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Twin Peaks: could demand for oil fall?

  • Written by  Marco Magrini
  • Published in Energy
Twin Peaks: could demand for oil fall? Jan Faukner
26 Nov
2016
Geographical’s regular look at the world of climate change. This month, Marco Magrini looks back at ‘Peak Oil’

Do you remember Peak Oil? The theory maintained that oil production was about to reach a plateau followed by a permanent state of decline, with spiralling barrel prices and frightening shortages at the pump. The idea had geological and statistical foundations, yet failed to take technological evolution into account, as oil companies managed to tap into shale oil, tar sands and ultra-deepwater oil fields. Now, there is some evidence that the world may be heading in the opposite direction, towards a ‘reverse Peak Oil’. Not a plateauing in supply, but rather a tapering off in demand. ‘Demand for oil in the early 2020s,’ Statoil’s CEO Eldar Sætre said a few weeks ago, ‘can reach a peak and start to slow down. After that we will see a shrinking oil industry.’ Why? Because the electric car revolution is about to take off.

With 1.2 million electric vehicles roaming the planet’s roads, being just 0.1 per cent of the world’s fleet and displacing a mere 0.01 per cent of oil consumption, the forecast may seem a tad bold. Yet, something is happening. According to the International Energy Agency, an impressive 153 gigawatts of clean electricity was installed in 2015, with 500,000 solar panels deployed every day and two wind turbines coming online every hour.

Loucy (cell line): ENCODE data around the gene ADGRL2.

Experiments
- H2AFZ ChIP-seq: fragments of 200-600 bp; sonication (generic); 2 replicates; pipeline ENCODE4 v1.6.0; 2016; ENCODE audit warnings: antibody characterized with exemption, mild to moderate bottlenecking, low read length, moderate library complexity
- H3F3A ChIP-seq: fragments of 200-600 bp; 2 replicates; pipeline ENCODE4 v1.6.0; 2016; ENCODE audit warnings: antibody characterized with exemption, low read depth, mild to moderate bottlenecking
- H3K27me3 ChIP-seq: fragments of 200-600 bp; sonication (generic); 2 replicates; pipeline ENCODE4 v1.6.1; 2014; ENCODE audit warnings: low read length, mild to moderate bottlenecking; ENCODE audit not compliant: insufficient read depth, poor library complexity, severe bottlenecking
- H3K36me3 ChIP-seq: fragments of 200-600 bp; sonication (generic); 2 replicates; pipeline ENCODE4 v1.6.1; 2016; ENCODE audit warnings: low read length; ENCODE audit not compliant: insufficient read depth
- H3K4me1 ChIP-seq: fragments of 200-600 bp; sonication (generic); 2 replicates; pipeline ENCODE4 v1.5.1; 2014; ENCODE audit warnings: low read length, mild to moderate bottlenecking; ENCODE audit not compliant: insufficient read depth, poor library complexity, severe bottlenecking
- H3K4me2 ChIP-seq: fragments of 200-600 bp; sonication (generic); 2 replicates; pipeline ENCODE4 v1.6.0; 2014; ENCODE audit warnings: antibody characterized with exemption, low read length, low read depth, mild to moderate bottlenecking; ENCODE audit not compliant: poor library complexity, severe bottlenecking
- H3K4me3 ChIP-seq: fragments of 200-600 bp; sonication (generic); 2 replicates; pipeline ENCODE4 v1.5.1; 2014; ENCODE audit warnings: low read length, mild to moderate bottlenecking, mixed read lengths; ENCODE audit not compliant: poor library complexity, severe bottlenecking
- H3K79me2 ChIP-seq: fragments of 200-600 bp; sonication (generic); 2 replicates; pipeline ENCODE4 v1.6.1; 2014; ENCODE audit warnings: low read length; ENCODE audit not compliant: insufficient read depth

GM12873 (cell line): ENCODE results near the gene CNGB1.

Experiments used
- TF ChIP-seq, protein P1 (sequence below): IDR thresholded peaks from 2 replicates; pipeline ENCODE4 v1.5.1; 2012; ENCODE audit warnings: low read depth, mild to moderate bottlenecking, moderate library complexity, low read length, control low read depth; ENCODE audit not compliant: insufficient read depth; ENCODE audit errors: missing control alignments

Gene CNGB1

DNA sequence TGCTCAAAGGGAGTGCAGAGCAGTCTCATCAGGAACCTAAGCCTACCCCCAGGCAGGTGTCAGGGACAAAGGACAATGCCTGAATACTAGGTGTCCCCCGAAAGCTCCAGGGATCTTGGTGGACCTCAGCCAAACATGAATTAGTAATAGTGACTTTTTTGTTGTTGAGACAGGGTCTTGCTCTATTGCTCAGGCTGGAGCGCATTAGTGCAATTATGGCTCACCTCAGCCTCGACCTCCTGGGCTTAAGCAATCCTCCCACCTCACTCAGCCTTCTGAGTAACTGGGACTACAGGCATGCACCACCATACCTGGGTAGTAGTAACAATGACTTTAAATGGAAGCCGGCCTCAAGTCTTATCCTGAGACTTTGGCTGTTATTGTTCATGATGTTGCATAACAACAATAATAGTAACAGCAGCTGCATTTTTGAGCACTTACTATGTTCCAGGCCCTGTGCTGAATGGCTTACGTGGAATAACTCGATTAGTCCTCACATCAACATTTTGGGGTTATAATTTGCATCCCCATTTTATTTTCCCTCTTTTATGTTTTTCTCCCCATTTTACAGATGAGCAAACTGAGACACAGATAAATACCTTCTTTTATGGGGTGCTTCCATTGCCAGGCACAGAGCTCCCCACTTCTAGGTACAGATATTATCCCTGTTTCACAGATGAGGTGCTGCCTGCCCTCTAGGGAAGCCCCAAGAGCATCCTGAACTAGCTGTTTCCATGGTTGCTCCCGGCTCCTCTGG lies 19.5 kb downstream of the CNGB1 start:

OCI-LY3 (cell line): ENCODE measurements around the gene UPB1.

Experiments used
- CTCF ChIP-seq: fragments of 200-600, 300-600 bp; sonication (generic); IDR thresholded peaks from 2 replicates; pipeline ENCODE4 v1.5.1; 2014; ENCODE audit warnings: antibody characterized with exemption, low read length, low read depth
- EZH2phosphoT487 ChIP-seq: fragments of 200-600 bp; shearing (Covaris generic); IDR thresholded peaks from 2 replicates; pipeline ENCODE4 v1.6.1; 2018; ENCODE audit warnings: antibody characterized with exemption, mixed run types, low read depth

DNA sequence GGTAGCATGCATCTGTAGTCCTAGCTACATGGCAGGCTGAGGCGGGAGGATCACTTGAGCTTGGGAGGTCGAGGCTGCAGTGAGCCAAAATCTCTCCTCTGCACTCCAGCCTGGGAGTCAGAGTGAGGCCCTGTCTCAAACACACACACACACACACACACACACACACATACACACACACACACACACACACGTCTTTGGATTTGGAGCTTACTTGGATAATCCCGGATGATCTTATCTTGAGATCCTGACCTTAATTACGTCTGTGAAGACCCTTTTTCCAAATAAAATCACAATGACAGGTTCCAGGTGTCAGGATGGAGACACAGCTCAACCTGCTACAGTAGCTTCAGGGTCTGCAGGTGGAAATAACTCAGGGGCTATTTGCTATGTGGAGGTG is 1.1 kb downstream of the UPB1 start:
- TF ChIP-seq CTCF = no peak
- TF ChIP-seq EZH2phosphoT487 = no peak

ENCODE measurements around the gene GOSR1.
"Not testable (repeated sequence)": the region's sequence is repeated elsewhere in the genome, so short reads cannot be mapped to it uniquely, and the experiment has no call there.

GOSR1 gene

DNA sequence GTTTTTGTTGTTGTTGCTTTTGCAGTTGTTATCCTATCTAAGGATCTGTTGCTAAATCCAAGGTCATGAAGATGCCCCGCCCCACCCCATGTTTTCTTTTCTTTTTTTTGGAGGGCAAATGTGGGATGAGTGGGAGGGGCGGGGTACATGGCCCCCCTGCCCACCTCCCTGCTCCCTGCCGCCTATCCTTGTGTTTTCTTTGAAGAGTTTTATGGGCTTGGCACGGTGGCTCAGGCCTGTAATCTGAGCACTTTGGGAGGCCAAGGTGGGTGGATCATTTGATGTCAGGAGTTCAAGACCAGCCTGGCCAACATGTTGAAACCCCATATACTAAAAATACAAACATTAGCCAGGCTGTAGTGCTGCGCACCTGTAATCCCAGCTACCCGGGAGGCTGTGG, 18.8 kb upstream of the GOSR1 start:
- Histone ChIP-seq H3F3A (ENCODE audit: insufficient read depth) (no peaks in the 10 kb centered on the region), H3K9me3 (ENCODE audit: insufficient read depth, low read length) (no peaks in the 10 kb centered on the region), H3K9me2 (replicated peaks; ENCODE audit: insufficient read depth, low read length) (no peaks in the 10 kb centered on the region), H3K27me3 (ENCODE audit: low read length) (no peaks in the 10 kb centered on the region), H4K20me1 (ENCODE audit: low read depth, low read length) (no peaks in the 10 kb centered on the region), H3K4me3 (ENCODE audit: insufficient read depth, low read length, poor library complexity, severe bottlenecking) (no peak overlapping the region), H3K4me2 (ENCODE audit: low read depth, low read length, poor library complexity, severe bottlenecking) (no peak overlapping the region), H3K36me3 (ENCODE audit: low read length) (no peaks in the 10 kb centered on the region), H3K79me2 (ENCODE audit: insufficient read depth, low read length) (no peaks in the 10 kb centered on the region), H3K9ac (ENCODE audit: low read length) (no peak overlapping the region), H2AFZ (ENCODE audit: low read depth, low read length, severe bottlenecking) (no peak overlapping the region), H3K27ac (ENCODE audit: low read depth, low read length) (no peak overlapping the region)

The journey from a scary supply-side Peak Oil to a greener demand-driven Peak Oil has begun

In the same year, regardless of the low price of oil, electric car sales rose by a solid 60 per cent. Assuming such a growth rate goes on unabated for another eight years, at that point it could displace two million barrels of oil per day. The latest oil glut, with prices falling as low as $30, was triggered by a two million barrel surplus. Only time could prove Mr Sætre right. In the next two years Tesla, Chevrolet and Nissan are all expected to debut $30,000 electric cars. Many others will follow.

This is not to say the planet is about to stop relying on oil; our desperate need for energy will make hydrocarbons crucial for decades to come. Worth $1,720billion, the crude market is bigger than all raw metal markets combined. Oil makes the world go round (and the atmosphere hot), yet its geopolitical entanglements, and its dependency on the speculative futures markets’ gyrations, make room for plenty of surprises. The journey from a scary supply-side Peak Oil to a greener demand-driven Peak Oil, has begun.

This was published in the December 2016 edition of Geographical magazine.

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